Previously published in The Irish Independent.
As with so many people, I’ve been spending time watching various boxsets, and recently finished “Star Trek: Picard” which tells the story of the further adventures of now retired Admiral Jean-Luc Picard, late of the USS Enterprise-E. (The fact I put E there is to confirm my Trekkie knowledge status, by the way.) In one episode, there’s a scene where Picard remonstrates with another admiral about the failure of the Federation (Think the EU with starships) to rescue millions of refugees from their former superpower rivals the Romulan Empire. The admiral (coincidentally resembling EU President Von Der Leyen) lays out the cool hard realpolitik of the situation: the Romulans were the enemy until very recently and that members of the Federation were threatening to leave the alliance (FedXit?) if the Romulans were taken in.
In short, she said, the preservation of the Federation was more important.
It was an unusual moment for “Star Trek”, which is usually (but not always) more comfortable with a straight goodies/baddies narrative.
It was also a timely scene, given the current travails that another multi-member political alliance (also with prominent French leadership) is going through, where principle meets pragmatism.
It’s always entertaining to watch many in the now departed UK are still banging on about the EU and how doomed it apparently is. The Covid19 crisis is being used, in particular, as proof that the European ideal is some sort of gossamer-like substance that blows away at the first sign of a storm. One can’t help suspecting there’s a hint of the protesting ex-boyfriend about the Brexiteers, over their former girlfriend yet constantly hovering around Facebook seeing who she is now dating whilst adamant that they don’t care.
Their criticism would be true if the EU were the cartoon superstate that Brexiteers always either believed it to be (through the wearing of an assortment of kitchen-foil based self-assembled headwear) or simply hoped it to be so that they could rail against it.
The reality is that the EU is exactly what those of us supporting it always said it was: closely integrated but still a union of sovereign independent states. In a crisis, the EU is doing what it is supposed to do, clearing obstacles like relaxing state aid rules and negotiating “green lanes” through closed borders to get vital supplies through, whilst staying out of the way and letting member states do what they have to do to fight the virus at the most appropriate level, which in this case is mostly nationally.
The complaint that EU countries are putting their national interests first and foremost is a contrived one because that’s what EU countries invented the EU for: not to abolish sovereignty but to act as a de facto bionic enhancement of it, by giving national governments more tools to pursue the interests of their people. I’m a believer in freedom of movement but I also believe in the sovereign right of nations to control their borders and yes, close them in an emergency.
Yet, even as they have done that, EU countries have been helping each other where they can, with medical resources where they can, caring for each others’ citizens, and helping to get each other’s citizens back to Europe.
The EU is not a federal government. Personally, I wish it was, but it ain’t. Instead it is a mechanism to assist cooperation. Nobody, including the Commission, wanted Brussels to be deciding who gets how many ventilators.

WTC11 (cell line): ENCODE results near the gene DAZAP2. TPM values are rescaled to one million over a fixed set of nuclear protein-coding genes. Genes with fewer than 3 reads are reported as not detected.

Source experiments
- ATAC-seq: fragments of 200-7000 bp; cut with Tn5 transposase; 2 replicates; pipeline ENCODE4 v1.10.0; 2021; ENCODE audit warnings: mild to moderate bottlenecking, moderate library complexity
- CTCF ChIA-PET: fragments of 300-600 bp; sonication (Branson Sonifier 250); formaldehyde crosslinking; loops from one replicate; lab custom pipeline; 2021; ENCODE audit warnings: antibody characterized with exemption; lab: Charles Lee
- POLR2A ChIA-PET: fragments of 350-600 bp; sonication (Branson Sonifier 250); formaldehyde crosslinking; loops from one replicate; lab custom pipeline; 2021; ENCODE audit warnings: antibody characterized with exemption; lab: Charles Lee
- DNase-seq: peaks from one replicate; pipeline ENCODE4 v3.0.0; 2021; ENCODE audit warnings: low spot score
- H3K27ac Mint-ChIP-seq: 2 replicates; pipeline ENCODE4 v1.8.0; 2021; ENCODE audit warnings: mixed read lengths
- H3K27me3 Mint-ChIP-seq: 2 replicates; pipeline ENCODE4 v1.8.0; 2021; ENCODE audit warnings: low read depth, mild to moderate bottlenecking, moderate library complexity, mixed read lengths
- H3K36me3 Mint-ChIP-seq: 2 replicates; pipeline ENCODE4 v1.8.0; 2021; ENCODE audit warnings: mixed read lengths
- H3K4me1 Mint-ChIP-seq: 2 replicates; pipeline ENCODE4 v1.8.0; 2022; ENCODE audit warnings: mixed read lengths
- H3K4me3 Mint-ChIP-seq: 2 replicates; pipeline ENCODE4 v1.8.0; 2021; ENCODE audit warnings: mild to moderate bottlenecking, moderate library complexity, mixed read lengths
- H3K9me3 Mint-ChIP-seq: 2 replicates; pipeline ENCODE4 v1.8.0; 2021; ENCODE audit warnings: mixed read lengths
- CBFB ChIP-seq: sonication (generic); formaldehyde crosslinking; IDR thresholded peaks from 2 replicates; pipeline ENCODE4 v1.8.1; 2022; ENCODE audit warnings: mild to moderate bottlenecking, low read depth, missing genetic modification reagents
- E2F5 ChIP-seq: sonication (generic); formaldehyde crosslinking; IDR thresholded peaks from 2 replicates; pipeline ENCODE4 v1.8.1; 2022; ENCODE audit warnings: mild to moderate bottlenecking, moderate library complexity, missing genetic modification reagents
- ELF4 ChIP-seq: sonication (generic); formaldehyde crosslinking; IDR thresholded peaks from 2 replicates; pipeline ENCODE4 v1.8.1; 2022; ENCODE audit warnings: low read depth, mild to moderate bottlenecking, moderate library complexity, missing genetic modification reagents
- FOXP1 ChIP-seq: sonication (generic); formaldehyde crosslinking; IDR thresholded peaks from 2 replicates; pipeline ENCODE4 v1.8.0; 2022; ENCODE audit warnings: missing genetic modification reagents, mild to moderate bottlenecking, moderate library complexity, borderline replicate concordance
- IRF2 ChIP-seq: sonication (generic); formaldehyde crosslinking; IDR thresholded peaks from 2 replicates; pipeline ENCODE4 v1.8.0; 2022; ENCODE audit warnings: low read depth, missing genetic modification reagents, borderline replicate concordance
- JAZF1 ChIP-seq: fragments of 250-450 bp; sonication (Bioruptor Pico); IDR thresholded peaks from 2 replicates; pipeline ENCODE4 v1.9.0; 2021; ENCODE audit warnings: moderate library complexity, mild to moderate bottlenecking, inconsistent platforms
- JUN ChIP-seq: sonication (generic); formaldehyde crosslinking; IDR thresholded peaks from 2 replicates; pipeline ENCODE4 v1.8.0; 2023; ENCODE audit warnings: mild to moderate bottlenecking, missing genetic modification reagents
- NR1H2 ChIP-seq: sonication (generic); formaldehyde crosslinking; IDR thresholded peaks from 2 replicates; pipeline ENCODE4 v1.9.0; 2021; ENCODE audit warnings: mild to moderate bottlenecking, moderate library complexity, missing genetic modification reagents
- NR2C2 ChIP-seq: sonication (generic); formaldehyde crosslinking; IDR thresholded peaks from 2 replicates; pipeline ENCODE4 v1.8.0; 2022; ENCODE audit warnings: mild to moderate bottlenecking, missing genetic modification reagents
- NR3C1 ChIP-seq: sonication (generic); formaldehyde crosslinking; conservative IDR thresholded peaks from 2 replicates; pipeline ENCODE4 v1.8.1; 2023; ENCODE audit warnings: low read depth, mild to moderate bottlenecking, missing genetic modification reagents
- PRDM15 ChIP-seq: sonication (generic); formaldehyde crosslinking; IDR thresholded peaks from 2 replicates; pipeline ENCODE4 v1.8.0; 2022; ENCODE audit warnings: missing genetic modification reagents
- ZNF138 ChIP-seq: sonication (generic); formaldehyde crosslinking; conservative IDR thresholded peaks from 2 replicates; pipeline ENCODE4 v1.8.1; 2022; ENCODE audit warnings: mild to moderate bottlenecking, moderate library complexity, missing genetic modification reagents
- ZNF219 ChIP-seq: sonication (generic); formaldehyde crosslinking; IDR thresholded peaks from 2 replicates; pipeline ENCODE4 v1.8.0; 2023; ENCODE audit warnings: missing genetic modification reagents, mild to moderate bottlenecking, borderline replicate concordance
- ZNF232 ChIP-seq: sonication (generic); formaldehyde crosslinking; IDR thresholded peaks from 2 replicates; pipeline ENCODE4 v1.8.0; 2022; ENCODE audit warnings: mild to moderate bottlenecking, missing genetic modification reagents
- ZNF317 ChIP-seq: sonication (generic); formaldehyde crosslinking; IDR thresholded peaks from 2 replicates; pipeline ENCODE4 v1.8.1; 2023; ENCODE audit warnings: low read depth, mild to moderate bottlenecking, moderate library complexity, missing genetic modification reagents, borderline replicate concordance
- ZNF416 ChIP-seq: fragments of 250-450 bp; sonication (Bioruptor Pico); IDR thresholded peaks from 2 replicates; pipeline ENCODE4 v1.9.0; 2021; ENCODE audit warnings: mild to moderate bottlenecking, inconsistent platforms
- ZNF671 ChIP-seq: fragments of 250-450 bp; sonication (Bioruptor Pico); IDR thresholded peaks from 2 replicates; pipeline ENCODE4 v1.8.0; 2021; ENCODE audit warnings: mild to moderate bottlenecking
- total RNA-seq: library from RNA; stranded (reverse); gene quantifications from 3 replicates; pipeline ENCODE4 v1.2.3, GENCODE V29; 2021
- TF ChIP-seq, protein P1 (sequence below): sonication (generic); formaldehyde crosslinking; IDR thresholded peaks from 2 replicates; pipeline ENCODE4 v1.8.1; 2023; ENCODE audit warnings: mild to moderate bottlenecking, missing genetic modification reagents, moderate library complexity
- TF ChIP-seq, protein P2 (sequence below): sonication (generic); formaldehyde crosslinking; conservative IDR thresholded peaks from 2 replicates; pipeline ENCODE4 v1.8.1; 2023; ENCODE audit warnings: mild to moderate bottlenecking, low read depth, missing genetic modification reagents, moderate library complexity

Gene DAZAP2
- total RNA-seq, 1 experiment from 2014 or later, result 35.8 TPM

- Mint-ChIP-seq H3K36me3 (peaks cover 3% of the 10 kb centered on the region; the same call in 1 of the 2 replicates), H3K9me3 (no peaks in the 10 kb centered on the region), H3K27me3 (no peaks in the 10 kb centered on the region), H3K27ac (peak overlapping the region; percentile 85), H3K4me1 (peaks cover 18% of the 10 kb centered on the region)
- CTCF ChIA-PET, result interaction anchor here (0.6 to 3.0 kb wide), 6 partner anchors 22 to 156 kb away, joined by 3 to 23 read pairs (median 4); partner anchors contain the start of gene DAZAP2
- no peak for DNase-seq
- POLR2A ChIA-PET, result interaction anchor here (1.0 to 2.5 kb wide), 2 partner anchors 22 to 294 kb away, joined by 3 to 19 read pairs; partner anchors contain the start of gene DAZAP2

Euroskeptics (and some pro-Europeans, it must be said) are complaining that the EU is not a top-down federalist superstate because, well, it isn’t. The robust debate over whether to have “Coronabonds” to fund our now eye-watering crisis debts is a healthy one, with all points of view being voiced. The EU will undoubtedly have failures during the crisis, but almost all will be because the EU institutions don’t have the power or resources to do what people now demand of them.
That’s not a rupture in the union. That’s what a healthy democratic alliance does.
By the way, there is one union of states where the central government has imposed orders upon the democratically elected heads of the national governments, and that would be the United Kingdom.
I, for one, would be totally opposed to the EU being run in a manner similar to the centralised diktat of the UK, where the largest nation in the union can overrule all other members of that union. But that’s another day’s debate.
It’s not that there aren’t lessons to be learned. The debate about a European army, or perhaps better named European Crisis Force, to be able to mobilise transport aircraft and rapidly build emergency field hospitals is a debate that has to be had. As is one about Europe’s seeming inability to rapidly manufacture emergency medical supplies.
Then there’s Hungary, where the Orban regime is using the crisis to effectively create a dictatorship. Yes, every government has voted itself emergency powers, but Orban has form on this sort of thing, and has now suspended parliament and elections indefinitely, and there’s no place for that in the EU.
There’s no system for expelling a country from the EU, but if the EU is anything it’s creative and it is time to call Orban’s bluff. I’m not paying my taxes for them to be used as some sort of Fidesz (Orban’s party) slush fund to keep a dodgy outfit in power.
Either Orban backs down, or Hungary has to go, by whatever means. Orban uses EU criticism as a means of bolstering power in Hungary. Maybe it’s now time for ordinary Hungarians to realize that Orban has created a Hungary that the rest of Europe does not want to be associated with, and act accordingly.
Hungary is a sovereign nation entitled to respect. But so are the rest of us.
For all the criticisms, Europe isn’t going away. It can’t.